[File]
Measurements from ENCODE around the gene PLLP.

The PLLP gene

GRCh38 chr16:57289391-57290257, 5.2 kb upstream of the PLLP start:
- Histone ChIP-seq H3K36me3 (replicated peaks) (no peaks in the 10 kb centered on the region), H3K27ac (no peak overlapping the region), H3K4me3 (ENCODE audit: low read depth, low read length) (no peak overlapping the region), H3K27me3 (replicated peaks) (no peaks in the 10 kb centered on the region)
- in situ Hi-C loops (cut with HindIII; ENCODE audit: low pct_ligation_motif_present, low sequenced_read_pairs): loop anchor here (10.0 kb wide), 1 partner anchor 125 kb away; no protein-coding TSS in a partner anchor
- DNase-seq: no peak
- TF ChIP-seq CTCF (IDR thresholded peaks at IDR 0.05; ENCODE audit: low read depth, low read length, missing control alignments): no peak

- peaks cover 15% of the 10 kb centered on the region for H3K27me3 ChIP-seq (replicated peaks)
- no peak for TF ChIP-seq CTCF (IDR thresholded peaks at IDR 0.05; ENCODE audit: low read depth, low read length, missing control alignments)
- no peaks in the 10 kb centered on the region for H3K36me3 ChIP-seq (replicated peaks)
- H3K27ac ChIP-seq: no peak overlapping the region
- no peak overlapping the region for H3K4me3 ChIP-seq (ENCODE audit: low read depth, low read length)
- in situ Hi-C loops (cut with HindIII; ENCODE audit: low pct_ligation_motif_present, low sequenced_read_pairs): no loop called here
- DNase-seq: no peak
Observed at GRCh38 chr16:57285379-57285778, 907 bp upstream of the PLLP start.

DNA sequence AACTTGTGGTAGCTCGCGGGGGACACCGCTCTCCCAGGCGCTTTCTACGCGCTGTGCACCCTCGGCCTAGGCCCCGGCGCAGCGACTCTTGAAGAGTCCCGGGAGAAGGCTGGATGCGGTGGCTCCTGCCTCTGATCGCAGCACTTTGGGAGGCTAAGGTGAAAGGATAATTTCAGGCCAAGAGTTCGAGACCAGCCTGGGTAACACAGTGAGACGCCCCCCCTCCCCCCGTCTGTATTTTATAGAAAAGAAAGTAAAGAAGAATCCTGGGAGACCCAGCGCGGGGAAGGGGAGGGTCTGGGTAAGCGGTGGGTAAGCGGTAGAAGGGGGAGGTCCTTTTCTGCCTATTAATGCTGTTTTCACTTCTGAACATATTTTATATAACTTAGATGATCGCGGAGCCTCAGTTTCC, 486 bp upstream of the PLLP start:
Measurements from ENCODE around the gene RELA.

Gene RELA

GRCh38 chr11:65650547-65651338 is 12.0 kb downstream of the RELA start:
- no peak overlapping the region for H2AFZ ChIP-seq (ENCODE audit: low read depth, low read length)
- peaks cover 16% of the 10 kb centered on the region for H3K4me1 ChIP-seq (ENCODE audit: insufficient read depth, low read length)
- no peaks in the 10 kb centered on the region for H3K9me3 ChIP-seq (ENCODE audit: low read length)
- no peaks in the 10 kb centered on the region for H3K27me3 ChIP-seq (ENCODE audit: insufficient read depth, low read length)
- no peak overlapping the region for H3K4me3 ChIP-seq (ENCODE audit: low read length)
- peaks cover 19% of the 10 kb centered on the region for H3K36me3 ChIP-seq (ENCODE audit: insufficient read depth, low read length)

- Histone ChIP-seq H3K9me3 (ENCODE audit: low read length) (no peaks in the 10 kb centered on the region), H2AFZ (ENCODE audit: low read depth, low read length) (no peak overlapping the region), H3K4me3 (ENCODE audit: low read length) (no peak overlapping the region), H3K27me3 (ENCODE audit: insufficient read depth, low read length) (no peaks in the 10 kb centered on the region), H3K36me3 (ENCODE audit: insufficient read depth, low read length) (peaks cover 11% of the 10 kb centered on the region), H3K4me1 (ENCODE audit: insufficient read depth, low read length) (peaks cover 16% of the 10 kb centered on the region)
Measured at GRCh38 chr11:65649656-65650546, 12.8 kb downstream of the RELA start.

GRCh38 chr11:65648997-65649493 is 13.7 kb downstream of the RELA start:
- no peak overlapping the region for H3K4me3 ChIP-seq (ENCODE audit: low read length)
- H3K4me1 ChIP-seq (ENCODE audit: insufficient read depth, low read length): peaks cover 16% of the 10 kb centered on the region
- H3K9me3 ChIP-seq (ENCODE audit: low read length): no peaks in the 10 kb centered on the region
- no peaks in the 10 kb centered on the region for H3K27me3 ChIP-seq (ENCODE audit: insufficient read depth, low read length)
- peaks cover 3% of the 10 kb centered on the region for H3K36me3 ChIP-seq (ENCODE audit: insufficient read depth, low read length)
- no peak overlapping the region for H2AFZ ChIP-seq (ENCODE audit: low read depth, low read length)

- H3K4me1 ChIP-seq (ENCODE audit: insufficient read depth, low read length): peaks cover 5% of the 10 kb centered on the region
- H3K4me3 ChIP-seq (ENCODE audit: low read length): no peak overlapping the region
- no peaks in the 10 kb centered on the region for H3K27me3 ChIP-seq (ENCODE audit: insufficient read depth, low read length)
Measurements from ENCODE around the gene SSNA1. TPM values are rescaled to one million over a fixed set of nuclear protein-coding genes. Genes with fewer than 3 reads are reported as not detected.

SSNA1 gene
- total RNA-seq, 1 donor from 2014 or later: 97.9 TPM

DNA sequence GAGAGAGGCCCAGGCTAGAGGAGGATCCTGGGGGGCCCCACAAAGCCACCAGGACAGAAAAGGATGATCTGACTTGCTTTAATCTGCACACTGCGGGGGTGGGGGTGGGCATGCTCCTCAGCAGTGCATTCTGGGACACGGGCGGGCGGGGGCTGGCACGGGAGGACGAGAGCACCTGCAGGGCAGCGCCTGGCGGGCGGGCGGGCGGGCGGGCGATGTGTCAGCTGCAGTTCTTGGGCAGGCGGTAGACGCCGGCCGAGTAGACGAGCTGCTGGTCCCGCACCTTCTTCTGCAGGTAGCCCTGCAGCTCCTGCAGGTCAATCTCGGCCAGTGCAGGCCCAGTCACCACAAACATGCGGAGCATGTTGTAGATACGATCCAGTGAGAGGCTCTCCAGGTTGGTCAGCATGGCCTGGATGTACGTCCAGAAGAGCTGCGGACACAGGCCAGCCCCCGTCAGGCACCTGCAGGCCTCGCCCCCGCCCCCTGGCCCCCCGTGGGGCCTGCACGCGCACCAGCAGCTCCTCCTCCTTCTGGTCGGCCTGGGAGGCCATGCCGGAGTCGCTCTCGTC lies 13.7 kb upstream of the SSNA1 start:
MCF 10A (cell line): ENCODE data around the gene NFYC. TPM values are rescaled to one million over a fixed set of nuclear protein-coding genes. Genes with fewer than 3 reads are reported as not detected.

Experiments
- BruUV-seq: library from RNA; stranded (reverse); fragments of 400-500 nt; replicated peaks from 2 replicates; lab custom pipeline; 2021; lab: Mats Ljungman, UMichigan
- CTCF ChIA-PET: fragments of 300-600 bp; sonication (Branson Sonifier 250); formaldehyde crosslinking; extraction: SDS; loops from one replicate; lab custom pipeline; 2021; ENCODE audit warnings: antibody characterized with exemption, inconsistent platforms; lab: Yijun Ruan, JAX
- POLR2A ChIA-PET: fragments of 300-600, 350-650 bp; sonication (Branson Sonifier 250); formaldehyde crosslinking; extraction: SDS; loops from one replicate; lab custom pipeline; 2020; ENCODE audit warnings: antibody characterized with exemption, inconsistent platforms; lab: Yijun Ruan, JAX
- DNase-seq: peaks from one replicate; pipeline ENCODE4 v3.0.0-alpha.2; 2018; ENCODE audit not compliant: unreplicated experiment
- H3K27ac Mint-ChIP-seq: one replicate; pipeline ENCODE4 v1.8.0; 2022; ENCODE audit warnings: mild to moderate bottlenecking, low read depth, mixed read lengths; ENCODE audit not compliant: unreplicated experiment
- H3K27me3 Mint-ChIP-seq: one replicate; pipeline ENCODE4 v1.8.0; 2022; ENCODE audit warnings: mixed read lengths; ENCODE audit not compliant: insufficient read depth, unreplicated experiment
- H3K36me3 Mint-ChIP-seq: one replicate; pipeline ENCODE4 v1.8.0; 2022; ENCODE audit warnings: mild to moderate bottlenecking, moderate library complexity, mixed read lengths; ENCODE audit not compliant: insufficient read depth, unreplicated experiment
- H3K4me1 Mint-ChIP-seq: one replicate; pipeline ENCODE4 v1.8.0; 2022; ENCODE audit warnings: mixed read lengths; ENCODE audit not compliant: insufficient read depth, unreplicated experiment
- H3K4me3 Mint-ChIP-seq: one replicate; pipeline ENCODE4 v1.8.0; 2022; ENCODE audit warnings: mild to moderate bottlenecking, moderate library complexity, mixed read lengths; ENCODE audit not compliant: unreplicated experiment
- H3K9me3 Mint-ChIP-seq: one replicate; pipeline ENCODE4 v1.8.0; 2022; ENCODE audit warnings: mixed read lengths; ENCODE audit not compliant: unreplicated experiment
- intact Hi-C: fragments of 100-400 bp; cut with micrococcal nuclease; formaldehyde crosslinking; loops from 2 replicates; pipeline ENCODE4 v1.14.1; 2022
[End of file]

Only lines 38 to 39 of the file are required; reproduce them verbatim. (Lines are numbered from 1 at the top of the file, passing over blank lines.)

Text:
Measurements from ENCODE around the gene SSNA1. TPM values are rescaled to one million over a fixed set of nuclear protein-coding genes. Genes with fewer than 3 reads are reported as not detected.

SSNA1 gene